Adventures in missing the point
None of them address the feelings (the emotional reality) of the person they are responding to. Let’s look at exactly how each response misses the point.
I don’t think that’s a fair assessment
The speaker has just shared their perspective or feeling. Perspectives and feelings aren’t “fair” or “not fair” any more than you can smell a number. The response above makes the speaker’s statement into something it isn’t and couldn’t be–a statement of objective reality, to be evaluated and challenged. In doing this, it ignores what’s most important, which is where the speaker is coming from. Your partner did not choose you to go through life with thinking they’d have to spend their life proving to you the validity of their emotional reality. (You don’t like having to do this either, by the way.)
I did not
Argumentative. The speaker has shared something they have perceived was done that hurt their feelings. This response ignores the fact that the speaker is hurting. It’s not about whether something was done or not done, it’s about the fact that someone is hurting and needs their partner to hear that and be there for them.
Yes, but you…
Even if this is true, it’s defensive and dismisses what needs to be the topic, which is the emotional reality of the speaker.
It wasn’t last week, it was the week before
Quibbling. In the words of Jesus, this response “strains out a gnat, but swallows a camel” (Matthew 23:24). It insists on complete accuracy with regard to something that doesn’t matter, while completely neglecting the real issue the partner is trying to bring up.
Your problem is you’re too (sensitive, uptight, controlling, etc.)
Defensive and critical. Defensive responses are always an attempt to change the subject and deflect responsibility. If you complain to your partner that they hurt you, the fact that you also may have hurt them in the past is irrelevant in that moment, though it may well be something they need to discuss with you at another time. After all, you are entitled to your perspectives and feelings as well. But in a moment when your partner is trying to tell you how they are feeling, that is the subject. Don’t change the subject.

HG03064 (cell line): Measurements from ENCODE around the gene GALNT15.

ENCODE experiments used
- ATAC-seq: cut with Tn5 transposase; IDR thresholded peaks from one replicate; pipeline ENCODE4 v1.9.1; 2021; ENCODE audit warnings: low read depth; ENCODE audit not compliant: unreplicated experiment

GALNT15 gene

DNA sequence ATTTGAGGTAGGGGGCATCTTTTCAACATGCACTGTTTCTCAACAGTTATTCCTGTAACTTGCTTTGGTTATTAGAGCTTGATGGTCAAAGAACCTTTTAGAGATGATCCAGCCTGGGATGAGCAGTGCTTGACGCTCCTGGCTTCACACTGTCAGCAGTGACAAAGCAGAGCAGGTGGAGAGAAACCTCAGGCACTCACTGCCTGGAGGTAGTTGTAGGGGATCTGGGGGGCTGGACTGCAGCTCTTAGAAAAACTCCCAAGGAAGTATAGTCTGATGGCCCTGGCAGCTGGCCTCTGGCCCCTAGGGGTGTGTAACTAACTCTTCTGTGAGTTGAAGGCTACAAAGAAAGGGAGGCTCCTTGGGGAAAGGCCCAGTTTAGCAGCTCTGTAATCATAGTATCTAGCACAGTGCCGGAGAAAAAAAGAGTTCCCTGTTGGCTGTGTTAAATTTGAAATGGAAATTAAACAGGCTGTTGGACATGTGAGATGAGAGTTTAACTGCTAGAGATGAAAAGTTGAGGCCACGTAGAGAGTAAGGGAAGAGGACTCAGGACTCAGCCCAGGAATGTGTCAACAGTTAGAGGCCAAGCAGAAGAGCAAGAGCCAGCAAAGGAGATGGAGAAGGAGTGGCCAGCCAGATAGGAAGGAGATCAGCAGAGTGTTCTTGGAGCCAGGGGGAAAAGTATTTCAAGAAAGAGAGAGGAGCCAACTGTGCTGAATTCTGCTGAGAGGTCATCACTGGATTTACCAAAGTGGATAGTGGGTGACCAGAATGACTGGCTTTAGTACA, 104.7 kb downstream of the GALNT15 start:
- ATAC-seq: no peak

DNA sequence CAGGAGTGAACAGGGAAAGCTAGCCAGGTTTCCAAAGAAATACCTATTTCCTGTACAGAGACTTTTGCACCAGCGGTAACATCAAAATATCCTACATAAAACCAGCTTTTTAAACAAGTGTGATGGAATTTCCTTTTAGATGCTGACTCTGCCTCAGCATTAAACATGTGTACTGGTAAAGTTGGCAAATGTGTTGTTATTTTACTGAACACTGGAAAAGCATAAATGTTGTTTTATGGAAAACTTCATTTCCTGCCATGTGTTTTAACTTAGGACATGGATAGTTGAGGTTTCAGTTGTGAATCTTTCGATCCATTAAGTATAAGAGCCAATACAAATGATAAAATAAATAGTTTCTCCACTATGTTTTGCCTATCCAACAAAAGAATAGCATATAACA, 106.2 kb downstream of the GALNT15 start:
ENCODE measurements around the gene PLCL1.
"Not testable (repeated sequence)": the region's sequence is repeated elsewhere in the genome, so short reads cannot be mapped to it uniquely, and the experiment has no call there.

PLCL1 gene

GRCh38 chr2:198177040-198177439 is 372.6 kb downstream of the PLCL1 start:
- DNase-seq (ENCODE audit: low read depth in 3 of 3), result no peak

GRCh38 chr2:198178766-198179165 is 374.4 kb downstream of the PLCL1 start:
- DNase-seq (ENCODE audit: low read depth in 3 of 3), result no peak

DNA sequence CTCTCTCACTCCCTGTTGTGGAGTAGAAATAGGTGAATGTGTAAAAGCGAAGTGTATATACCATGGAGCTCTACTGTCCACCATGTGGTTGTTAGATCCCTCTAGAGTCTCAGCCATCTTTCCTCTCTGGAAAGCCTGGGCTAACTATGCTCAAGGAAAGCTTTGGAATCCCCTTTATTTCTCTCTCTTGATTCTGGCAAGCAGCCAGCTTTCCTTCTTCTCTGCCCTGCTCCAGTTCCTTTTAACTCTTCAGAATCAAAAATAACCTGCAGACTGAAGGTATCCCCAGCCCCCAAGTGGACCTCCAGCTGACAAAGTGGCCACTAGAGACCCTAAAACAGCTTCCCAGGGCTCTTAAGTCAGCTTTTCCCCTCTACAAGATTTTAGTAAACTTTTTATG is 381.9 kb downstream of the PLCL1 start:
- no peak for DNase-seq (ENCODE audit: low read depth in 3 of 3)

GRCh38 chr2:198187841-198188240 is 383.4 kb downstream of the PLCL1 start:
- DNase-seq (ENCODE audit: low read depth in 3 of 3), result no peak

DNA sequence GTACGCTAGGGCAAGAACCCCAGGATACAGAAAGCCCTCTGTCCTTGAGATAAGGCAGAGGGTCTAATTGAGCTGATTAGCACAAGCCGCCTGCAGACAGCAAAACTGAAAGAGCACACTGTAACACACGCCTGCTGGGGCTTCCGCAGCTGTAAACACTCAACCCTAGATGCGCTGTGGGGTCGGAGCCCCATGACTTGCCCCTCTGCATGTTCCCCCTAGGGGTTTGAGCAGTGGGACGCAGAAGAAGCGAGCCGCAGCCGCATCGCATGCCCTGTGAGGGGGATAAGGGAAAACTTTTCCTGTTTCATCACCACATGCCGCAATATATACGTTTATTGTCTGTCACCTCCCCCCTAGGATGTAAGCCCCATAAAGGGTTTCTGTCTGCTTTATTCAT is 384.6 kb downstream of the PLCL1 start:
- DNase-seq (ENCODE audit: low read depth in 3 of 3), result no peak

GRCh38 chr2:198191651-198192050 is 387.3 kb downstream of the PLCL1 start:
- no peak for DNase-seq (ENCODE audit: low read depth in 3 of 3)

I wouldn’t have said/done [x, y, z] if you hadn’t said/done [a, b, c]
Again, defensive. Even if your perception that the other person “started it” were objectively true, this response still avoids accepting personal responsibility for one’s own behaviors. If your partner is in a terrible mood and yells at you, that’s their screwup, but it doesn’t absolve you of responsibility for behaving properly.
I guess I’m just a terrible person
Dr. John Gottman, on whose research much of my work is based, would say this response vies for the position of victim. In an argument, each partner believes one is the victim and one is the perpetrator, and everyone knows the perpetrator is the “bad guy” so partners each try to cast themselves as the victim. This kind of response attempts to undermine the validity of the feelings being shared by assuming the position of the ultimate victim.
You’re being (ridiculous, paranoid, irrational, etc.)
Dismissive (and judgmental). If you use this kind of response, you get to throw out one of these accusations, put everything back on your partner, and don’t feel obligated to grant any legitimacy to their perspective.